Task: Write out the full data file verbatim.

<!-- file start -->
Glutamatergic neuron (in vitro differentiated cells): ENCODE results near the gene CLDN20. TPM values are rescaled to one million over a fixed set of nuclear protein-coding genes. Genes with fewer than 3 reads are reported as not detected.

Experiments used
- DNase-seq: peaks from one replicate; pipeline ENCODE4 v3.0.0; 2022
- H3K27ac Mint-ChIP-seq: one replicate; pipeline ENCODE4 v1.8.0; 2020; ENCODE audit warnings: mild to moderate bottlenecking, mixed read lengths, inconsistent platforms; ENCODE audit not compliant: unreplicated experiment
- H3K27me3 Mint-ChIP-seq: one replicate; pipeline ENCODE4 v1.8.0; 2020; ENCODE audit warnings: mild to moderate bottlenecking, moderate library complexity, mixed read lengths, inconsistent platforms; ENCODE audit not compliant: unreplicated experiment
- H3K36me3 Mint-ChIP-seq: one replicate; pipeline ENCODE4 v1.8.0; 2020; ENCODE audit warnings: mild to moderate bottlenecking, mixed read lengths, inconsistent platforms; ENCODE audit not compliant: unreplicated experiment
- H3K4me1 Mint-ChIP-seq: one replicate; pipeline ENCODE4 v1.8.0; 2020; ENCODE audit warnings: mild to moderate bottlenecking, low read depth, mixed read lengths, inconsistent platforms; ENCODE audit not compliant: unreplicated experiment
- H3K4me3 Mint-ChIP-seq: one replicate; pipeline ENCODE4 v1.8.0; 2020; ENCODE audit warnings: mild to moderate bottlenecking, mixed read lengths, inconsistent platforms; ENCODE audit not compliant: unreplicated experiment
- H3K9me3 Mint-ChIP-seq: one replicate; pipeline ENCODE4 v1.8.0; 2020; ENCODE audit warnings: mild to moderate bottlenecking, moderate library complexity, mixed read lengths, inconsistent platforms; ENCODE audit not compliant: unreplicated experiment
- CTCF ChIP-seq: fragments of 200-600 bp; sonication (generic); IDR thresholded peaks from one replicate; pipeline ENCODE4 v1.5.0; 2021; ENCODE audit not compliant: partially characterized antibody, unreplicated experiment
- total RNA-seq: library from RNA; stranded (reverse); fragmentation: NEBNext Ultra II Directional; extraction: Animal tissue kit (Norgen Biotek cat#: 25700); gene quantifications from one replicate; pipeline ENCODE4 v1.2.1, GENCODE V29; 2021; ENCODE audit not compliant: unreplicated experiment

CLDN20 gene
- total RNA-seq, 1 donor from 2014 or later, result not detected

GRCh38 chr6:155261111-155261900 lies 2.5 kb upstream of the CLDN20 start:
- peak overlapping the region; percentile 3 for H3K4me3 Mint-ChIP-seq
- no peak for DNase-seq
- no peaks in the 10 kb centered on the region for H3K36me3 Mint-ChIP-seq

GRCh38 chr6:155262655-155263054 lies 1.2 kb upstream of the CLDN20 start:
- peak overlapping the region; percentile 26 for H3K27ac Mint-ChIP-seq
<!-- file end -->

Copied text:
Glutamatergic neuron (in vitro differentiated cells): ENCODE results near the gene CLDN20. TPM values are rescaled to one million over a fixed set of nuclear protein-coding genes. Genes with fewer than 3 reads are reported as not detected.

Experiments used
- DNase-seq: peaks from one replicate; pipeline ENCODE4 v3.0.0; 2022
- H3K27ac Mint-ChIP-seq: one replicate; pipeline ENCODE4 v1.8.0; 2020; ENCODE audit warnings: mild to moderate bottlenecking, mixed read lengths, inconsistent platforms; ENCODE audit not compliant: unreplicated experiment
- H3K27me3 Mint-ChIP-seq: one replicate; pipeline ENCODE4 v1.8.0; 2020; ENCODE audit warnings: mild to moderate bottlenecking, moderate library complexity, mixed read lengths, inconsistent platforms; ENCODE audit not compliant: unreplicated experiment
- H3K36me3 Mint-ChIP-seq: one replicate; pipeline ENCODE4 v1.8.0; 2020; ENCODE audit warnings: mild to moderate bottlenecking, mixed read lengths, inconsistent platforms; ENCODE audit not compliant: unreplicated experiment
- H3K4me1 Mint-ChIP-seq: one replicate; pipeline ENCODE4 v1.8.0; 2020; ENCODE audit warnings: mild to moderate bottlenecking, low read depth, mixed read lengths, inconsistent platforms; ENCODE audit not compliant: unreplicated experiment
- H3K4me3 Mint-ChIP-seq: one replicate; pipeline ENCODE4 v1.8.0; 2020; ENCODE audit warnings: mild to moderate bottlenecking, mixed read lengths, inconsistent platforms; ENCODE audit not compliant: unreplicated experiment
- H3K9me3 Mint-ChIP-seq: one replicate; pipeline ENCODE4 v1.8.0; 2020; ENCODE audit warnings: mild to moderate bottlenecking, moderate library complexity, mixed read lengths, inconsistent platforms; ENCODE audit not compliant: unreplicated experiment
- CTCF ChIP-seq: fragments of 200-600 bp; sonication (generic); IDR thresholded peaks from one replicate; pipeline ENCODE4 v1.5.0; 2021; ENCODE audit not compliant: partially characterized antibody, unreplicated experiment
- total RNA-seq: library from RNA; stranded (reverse); fragmentation: NEBNext Ultra II Directional; extraction: Animal tissue kit (Norgen Biotek cat#: 25700); gene quantifications from one replicate; pipeline ENCODE4 v1.2.1, GENCODE V29; 2021; ENCODE audit not compliant: unreplicated experiment

CLDN20 gene
- total RNA-seq, 1 donor from 2014 or later, result not detected

GRCh38 chr6:155261111-155261900 lies 2.5 kb upstream of the CLDN20 start:
- peak overlapping the region; percentile 3 for H3K4me3 Mint-ChIP-seq
- no peak for DNase-seq
- no peaks in the 10 kb centered on the region for H3K36me3 Mint-ChIP-seq

GRCh38 chr6:155262655-155263054 lies 1.2 kb upstream of the CLDN20 start:
- peak overlapping the region; percentile 26 for H3K27ac Mint-ChIP-seq